In a brief filed Sep 1 in its case demanding that the U.S. Food and Drug Administration (FDA) release the hydroxychloroquine (HCQ) in the Strategic National Stockpile (SNS) for public use, the Association of American Physicians & Surgeons (AAPS) writes:
AAPS asserts in its brief that FDA has tacitly conceded that:
- “the HCQ stockpile contains 60 million doses donated for the purpose of treating COVID-19”;
- “experts, including Yale Professor Dr. Harvey Risch, observe that release of the HCQ Stockpile could save 50,000-100,000 American lives”;
- “HCQ has been approved as safe by the FDA and used safely since 1955, and the CDC officially declares HCQ to be safe today”;
- “foreign countries have kept their mortality rates far lower—sometimes 90% lower—than the United States’ rate, by encouraging use of HCQ”; and that
- “treating COVID-19, like treating the flu, requires taking medication as early as possible in the exposure to or progression of the disease.”
The FDA has argued that its decisions are not reviewable by a federal court. AAPS writes: “Under Defendants’ view they could dump the entire HCQ Stockpile into the Potomac River and there would be no legal accountability.”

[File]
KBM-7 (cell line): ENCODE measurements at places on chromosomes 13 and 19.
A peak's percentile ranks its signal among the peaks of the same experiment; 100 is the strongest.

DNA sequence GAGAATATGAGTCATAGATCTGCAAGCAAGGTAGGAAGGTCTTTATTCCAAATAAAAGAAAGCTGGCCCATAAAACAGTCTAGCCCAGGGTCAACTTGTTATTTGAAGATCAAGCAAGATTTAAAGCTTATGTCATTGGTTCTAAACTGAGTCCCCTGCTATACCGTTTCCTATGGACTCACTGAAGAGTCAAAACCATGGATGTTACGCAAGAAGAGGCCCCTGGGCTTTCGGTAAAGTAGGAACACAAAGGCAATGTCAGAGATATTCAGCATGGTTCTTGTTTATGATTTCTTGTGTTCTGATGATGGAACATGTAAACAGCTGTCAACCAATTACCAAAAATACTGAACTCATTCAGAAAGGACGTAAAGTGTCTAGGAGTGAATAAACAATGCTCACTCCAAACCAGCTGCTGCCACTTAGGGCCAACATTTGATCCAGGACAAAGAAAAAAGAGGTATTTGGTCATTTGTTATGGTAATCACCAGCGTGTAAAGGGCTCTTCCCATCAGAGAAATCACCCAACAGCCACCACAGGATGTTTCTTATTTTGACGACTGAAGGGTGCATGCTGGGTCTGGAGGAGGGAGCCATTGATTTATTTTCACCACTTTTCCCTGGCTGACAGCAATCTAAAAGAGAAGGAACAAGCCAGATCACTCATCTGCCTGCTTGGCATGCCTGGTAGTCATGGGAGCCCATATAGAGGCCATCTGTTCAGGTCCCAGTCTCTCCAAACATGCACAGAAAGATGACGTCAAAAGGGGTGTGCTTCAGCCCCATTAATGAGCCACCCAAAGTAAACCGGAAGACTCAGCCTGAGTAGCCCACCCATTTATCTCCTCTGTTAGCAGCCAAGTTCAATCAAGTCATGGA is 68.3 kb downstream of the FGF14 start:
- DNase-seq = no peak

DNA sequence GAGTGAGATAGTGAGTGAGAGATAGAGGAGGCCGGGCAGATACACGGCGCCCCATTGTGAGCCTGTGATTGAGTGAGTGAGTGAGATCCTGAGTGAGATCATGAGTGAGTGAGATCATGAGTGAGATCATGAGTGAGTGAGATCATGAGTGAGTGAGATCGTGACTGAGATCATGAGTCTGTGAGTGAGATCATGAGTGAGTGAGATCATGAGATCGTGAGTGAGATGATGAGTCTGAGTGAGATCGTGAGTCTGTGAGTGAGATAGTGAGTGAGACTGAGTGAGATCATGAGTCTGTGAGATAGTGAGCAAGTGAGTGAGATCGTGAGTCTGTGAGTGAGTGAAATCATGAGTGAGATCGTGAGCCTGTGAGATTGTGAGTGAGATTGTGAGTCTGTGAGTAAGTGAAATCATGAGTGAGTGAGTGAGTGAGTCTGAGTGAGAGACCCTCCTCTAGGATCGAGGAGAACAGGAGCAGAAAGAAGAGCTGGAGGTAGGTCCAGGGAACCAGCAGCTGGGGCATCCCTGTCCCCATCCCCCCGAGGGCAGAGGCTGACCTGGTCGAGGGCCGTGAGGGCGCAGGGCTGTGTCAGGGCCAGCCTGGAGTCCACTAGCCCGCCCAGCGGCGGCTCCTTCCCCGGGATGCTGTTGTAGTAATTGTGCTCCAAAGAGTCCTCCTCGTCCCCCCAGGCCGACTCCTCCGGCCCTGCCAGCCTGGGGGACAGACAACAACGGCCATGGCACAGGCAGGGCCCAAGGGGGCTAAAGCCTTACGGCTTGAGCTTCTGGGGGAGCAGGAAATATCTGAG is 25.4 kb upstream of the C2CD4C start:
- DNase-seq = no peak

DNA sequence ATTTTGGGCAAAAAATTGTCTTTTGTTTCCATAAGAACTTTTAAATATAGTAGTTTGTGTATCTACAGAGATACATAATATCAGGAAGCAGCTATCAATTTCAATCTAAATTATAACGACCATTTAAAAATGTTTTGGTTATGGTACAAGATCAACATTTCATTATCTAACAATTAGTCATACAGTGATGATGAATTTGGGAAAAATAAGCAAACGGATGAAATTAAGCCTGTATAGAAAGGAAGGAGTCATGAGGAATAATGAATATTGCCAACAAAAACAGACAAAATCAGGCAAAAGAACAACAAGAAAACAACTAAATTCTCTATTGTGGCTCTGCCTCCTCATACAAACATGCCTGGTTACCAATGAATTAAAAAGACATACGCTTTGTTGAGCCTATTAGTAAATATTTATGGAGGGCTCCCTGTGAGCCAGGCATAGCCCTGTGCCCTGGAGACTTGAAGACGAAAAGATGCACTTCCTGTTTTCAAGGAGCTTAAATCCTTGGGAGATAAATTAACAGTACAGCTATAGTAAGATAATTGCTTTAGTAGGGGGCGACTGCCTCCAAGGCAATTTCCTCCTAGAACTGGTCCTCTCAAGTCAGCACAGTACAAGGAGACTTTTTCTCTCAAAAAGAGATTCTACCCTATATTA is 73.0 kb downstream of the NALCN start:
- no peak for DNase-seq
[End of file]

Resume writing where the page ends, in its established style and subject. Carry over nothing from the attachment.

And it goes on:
WIND: I’ve said for years that the FDA’s job is to kill people by denying life-saving treatments and by imposing masssively costly bureaucracy, and (especially with big bucks involved e.g., statins) via outright corruption in league with Big Pharma (as in penalizing whistleblowers harshly, well documented fact). So this seems like pretty much standard operating procedure for the FDA.
But is HCQ life-saving or not? The preponderance of evidence looks increasingly against that notion. Yet if there is a 30% chance it works for a good chunk of patients using the right protocol, it is premature to shut off the possibility. Real science is never settled, and anyone who has certainty on such things is not qualified to discuss it.